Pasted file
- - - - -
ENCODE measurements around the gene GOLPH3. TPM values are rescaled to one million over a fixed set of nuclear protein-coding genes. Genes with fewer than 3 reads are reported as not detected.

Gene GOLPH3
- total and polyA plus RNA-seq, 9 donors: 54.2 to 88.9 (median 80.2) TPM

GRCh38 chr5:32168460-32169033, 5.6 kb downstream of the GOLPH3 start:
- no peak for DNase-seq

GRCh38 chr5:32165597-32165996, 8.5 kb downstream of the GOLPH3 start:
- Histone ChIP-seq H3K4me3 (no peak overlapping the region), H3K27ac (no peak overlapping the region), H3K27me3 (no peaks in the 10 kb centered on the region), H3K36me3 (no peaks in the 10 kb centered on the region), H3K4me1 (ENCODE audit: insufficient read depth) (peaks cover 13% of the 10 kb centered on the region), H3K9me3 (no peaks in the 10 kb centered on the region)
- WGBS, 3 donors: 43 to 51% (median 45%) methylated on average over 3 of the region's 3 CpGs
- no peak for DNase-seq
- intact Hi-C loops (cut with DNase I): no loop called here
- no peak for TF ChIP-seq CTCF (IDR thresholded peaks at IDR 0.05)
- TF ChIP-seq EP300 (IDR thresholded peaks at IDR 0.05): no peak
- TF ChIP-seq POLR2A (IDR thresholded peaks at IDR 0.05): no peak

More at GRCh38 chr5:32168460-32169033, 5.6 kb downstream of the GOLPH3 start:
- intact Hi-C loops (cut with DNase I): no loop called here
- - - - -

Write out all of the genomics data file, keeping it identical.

ENCODE measurements around the gene GOLPH3. TPM values are rescaled to one million over a fixed set of nuclear protein-coding genes. Genes with fewer than 3 reads are reported as not detected.

Gene GOLPH3
- total and polyA plus RNA-seq, 9 donors: 54.2 to 88.9 (median 80.2) TPM

GRCh38 chr5:32168460-32169033, 5.6 kb downstream of the GOLPH3 start:
- no peak for DNase-seq

GRCh38 chr5:32165597-32165996, 8.5 kb downstream of the GOLPH3 start:
- Histone ChIP-seq H3K4me3 (no peak overlapping the region), H3K27ac (no peak overlapping the region), H3K27me3 (no peaks in the 10 kb centered on the region), H3K36me3 (no peaks in the 10 kb centered on the region), H3K4me1 (ENCODE audit: insufficient read depth) (peaks cover 13% of the 10 kb centered on the region), H3K9me3 (no peaks in the 10 kb centered on the region)
- WGBS, 3 donors: 43 to 51% (median 45%) methylated on average over 3 of the region's 3 CpGs
- no peak for DNase-seq
- intact Hi-C loops (cut with DNase I): no loop called here
- no peak for TF ChIP-seq CTCF (IDR thresholded peaks at IDR 0.05)
- TF ChIP-seq EP300 (IDR thresholded peaks at IDR 0.05): no peak
- TF ChIP-seq POLR2A (IDR thresholded peaks at IDR 0.05): no peak

More at GRCh38 chr5:32168460-32169033, 5.6 kb downstream of the GOLPH3 start:
- intact Hi-C loops (cut with DNase I): no loop called here